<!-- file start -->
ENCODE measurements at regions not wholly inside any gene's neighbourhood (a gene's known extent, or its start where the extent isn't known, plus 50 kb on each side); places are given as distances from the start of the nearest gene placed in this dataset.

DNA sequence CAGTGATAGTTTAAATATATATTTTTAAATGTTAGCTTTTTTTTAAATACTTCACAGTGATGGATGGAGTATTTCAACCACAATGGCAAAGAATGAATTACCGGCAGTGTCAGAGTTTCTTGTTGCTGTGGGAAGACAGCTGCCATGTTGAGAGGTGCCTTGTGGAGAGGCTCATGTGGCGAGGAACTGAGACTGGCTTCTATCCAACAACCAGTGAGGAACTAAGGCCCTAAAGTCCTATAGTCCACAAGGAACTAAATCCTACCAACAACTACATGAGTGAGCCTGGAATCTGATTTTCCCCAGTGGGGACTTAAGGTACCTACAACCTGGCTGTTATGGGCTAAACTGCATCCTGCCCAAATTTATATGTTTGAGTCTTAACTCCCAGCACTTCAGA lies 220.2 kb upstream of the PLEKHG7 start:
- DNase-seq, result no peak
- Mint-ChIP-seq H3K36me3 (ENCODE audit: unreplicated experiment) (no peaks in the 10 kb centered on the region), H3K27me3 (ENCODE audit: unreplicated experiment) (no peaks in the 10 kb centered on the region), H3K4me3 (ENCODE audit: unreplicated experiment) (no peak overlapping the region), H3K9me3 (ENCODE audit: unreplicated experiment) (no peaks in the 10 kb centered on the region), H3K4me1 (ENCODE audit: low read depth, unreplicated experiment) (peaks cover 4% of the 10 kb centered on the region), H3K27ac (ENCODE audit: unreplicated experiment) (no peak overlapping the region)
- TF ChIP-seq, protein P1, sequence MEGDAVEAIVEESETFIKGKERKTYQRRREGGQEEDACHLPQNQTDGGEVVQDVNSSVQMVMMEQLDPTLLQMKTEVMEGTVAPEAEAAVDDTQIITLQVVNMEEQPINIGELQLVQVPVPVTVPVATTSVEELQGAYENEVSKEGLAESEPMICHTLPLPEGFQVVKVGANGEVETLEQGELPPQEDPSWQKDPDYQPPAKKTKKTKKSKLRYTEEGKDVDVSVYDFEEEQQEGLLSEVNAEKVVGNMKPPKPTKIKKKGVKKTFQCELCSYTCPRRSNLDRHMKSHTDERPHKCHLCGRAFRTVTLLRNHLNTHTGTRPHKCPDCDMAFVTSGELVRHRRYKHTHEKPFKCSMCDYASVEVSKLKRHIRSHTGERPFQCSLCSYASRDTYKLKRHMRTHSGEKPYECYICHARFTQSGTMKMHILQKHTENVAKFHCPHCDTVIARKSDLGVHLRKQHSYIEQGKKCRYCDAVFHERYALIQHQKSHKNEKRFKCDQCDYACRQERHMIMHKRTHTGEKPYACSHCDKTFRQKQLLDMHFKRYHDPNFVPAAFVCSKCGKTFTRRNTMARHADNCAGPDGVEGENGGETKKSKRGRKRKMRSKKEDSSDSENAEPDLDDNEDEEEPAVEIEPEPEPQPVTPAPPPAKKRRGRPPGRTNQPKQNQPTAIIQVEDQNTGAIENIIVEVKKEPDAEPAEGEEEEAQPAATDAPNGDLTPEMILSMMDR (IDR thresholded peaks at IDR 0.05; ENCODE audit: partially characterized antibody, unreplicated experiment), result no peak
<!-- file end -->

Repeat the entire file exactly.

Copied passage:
ENCODE measurements at regions not wholly inside any gene's neighbourhood (a gene's known extent, or its start where the extent isn't known, plus 50 kb on each side); places are given as distances from the start of the nearest gene placed in this dataset.

DNA sequence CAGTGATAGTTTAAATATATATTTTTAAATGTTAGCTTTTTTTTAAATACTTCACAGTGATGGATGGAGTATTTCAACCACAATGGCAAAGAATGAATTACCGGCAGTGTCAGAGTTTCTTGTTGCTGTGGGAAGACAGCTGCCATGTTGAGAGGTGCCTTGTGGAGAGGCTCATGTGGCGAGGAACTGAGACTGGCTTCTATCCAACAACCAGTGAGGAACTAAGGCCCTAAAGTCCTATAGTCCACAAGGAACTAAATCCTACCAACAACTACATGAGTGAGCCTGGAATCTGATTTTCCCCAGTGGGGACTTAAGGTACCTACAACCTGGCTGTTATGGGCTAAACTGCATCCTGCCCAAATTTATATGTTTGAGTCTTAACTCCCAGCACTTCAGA lies 220.2 kb upstream of the PLEKHG7 start:
- DNase-seq, result no peak
- Mint-ChIP-seq H3K36me3 (ENCODE audit: unreplicated experiment) (no peaks in the 10 kb centered on the region), H3K27me3 (ENCODE audit: unreplicated experiment) (no peaks in the 10 kb centered on the region), H3K4me3 (ENCODE audit: unreplicated experiment) (no peak overlapping the region), H3K9me3 (ENCODE audit: unreplicated experiment) (no peaks in the 10 kb centered on the region), H3K4me1 (ENCODE audit: low read depth, unreplicated experiment) (peaks cover 4% of the 10 kb centered on the region), H3K27ac (ENCODE audit: unreplicated experiment) (no peak overlapping the region)
- TF ChIP-seq, protein P1, sequence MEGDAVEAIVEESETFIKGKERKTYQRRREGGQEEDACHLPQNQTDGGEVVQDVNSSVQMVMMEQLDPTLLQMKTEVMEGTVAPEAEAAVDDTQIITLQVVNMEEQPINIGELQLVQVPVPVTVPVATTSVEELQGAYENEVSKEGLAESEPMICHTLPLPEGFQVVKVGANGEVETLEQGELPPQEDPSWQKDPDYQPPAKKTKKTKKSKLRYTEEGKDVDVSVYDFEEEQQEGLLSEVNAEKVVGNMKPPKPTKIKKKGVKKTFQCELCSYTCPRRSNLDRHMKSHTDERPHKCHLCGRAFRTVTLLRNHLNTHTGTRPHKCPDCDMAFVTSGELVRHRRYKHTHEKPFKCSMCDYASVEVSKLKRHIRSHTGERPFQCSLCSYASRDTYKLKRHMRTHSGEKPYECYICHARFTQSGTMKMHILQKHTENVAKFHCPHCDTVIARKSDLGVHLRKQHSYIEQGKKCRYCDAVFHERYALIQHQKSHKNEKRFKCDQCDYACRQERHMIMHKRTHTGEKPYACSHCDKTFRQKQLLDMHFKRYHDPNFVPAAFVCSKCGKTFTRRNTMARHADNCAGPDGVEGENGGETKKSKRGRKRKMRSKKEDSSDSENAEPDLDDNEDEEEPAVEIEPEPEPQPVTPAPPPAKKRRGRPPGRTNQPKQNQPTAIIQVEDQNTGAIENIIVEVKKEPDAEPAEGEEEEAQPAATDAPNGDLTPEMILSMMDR (IDR thresholded peaks at IDR 0.05; ENCODE audit: partially characterized antibody, unreplicated experiment), result no peak